We are trying to deal with this issue in two different ways. The first one is, to make it simpler for people to file taxes. Starting from July onwards, we will simplify the process for tax payers. I want people to be able to file tax returns from their mobile phones. Tax laws are not given on the website in Urdu and a lot of people do not understand English so these types of small modifications need to be made. Secondly, we are establishing a method to be able to identify those who are not paying taxes. We want to move away from the old system of the Federal Board of Revenue (FBR) which used to do raids and put primary reliance on the use of technology, data analytics and use of global experts in identifying tax gaps. We have gone and made changes in the tax laws that will allow this anonymized data to be shared with global experts. This experience is part of the World Bank program and we are expecting the first report to come in by the end of February. Our focus is to move the tax administration into the 21 st century model and use information technology, data analytics, artificial intelligence in order to achieve the right results.
8. There is a rapid pace of credit growth in the banking sector (13% growth in 2018) but SME’s have a real issue in the sense that they do not have or have very little access to funding. What is your insight into the growth of the Banking and Financial sector and the lending to the real economy?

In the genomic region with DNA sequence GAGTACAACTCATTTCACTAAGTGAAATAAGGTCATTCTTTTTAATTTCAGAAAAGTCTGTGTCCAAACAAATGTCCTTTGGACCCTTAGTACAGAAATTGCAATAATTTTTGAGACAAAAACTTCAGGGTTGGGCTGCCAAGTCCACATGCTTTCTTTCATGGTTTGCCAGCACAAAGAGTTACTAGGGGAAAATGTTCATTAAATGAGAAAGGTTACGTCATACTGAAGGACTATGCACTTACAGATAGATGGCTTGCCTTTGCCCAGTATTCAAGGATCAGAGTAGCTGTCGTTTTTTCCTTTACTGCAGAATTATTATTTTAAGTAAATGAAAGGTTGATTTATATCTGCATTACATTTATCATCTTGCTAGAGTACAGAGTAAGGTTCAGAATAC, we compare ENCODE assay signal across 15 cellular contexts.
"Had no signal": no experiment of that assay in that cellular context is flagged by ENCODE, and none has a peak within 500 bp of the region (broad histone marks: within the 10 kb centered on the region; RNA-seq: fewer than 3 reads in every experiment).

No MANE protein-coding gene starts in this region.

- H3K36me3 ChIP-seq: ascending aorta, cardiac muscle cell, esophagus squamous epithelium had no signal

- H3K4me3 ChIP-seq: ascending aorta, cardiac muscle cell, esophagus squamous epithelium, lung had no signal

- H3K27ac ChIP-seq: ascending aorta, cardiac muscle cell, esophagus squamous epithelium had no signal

The private sector’s credit growth in the last six months has been fantastic; it has more than doubled so while the economy has been slowing down the private sector credit offset has been very robust. For SME’s and in particular for the ones involved in agriculture and housing, we have cut the tax rate from 39% to 20% of the banks income when they lend to these sectors. For instance if banks lend to the government of Pakistan or to a large business they will pay 39% tax on the income they generate from it however if they lend to an SME, they will only pay 20% tax. We have created a very good incentive for banks to lend to SME’s.
9. Pakistan’s capital market is likely to remain volatile and reactive to the new flows in 2019. What role will international and domestic capital markets play when it comes to financing the federal government’s budget?